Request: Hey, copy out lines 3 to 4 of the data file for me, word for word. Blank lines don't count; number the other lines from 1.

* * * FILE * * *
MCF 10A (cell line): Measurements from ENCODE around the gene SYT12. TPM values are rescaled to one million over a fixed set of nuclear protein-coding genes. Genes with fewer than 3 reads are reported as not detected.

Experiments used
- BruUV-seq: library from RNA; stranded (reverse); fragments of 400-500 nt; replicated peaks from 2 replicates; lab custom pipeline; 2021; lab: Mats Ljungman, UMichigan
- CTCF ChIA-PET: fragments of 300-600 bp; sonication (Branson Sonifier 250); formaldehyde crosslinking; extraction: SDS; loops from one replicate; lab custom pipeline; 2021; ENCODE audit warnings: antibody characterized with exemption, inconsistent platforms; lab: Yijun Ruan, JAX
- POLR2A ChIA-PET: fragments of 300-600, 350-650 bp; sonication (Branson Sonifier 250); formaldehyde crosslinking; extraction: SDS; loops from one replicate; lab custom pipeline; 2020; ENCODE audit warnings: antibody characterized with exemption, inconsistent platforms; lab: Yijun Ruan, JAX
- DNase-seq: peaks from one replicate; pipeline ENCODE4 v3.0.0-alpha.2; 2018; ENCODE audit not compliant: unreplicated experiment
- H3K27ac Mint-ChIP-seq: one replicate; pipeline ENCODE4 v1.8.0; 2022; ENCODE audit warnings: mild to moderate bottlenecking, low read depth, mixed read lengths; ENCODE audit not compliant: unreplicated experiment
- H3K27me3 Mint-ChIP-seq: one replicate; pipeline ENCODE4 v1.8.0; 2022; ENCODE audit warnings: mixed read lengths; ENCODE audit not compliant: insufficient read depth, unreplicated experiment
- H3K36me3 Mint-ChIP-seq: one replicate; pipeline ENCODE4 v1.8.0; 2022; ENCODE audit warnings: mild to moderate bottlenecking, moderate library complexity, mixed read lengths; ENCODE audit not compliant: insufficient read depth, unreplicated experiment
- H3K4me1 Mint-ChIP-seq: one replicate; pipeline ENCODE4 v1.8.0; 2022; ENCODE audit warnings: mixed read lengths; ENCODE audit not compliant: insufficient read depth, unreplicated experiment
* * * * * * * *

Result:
- BruUV-seq: library from RNA; stranded (reverse); fragments of 400-500 nt; replicated peaks from 2 replicates; lab custom pipeline; 2021; lab: Mats Ljungman, UMichigan
- CTCF ChIA-PET: fragments of 300-600 bp; sonication (Branson Sonifier 250); formaldehyde crosslinking; extraction: SDS; loops from one replicate; lab custom pipeline; 2021; ENCODE audit warnings: antibody characterized with exemption, inconsistent platforms; lab: Yijun Ruan, JAX